‘Harriet Tubman Sex Tape’: Rape Is No Joke

The video promotes the false notion of slave sexual heroism instead of calling it what it is.

A scene from the "Harriet Tubman Sex Tape" (YouTube)

We absolutely need to have a more nuanced discussion about black women, power, history and context. Approaching 90 years old, my grandmother isn’t ready for it. She’s too hurt by it. But I would hope that some of us — namely Simmons and everyone else involved in the conceptualizing, writing, shooting, acting, editing and promotion of the “Harriet Tubman Sex Tape” — would be better at this conversation by now.

Remember in 2010 when culture critic and author Touré tweeted a slew of madcap commentary about slave women being “sexually heroic” and “self-liberating” and how “though most were raped,” others were savvy enough to trade “that good-good for status”? Yeah, I assume Touré would rather we all forget that, too.

The troubling fact underlying both Touré’s tweets and Simmons’ spoof is that it’s black men who are promoting this false notion of slave sexual heroism instead of summarily swatting it down. The irony that this latest propaganda was released online a mere day after the hashtag #blackpowerisforblackmen blew up on Twitter is lost on no one. Created by Ebony.com editor Jamilah Lemieux, the hashtag served as a virtual reminder that too often, black women have been left out of the equation involving both racism and sexism.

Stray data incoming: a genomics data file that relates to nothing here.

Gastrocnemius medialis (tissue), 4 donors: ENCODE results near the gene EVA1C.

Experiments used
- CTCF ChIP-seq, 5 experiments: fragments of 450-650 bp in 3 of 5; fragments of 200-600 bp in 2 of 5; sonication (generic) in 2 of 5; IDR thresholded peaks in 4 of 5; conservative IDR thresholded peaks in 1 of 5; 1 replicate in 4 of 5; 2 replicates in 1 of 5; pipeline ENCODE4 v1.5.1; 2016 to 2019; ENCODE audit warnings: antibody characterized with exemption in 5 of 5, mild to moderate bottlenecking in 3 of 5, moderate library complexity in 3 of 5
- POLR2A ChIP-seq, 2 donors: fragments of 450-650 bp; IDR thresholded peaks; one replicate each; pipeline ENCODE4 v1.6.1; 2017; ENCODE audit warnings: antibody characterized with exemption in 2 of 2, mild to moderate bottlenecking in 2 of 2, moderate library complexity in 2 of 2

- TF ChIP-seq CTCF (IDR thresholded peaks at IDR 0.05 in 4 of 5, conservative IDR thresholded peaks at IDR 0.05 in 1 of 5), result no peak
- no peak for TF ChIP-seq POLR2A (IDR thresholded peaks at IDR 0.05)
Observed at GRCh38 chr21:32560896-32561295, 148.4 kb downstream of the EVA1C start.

But once the problem is written on the chalkboard for all to see, how do we go about solving it?

“I’m beginning to believe that the first step to eradicating such beliefs is going to be forgiveness,” said author Dolen Perkins-Valdez in an email. Perkins-Valdez is the author of the best-selling novel Wench, about a resort for slave mistresses and their white masters.

“Black men have to forgive themselves for being unable to protect and defend us; black women have to forgive ourselves for the shame associated with sexual abuse,” she continued. “Let’s be clear: Most enslaved black women in sexual relationships with the white men who claimed ownership over them were coerced. Raped. Brutalized. Until we acknowledge that truth in a clear and sufficient way, it is not fair ground for comedic parodies.”

So, sorry, Russell, but thick skin isn’t the prerequisite for taking a joke. Black women’s skin has been thick. What the intersection of race, sexual politics and slavery needs isn’t jokes but someone to actually do it justice. 

Helena Andrews is a contributing editor at The Root and author of Bitch Is the New Black, a memoir in essays. Follow her on Twitter.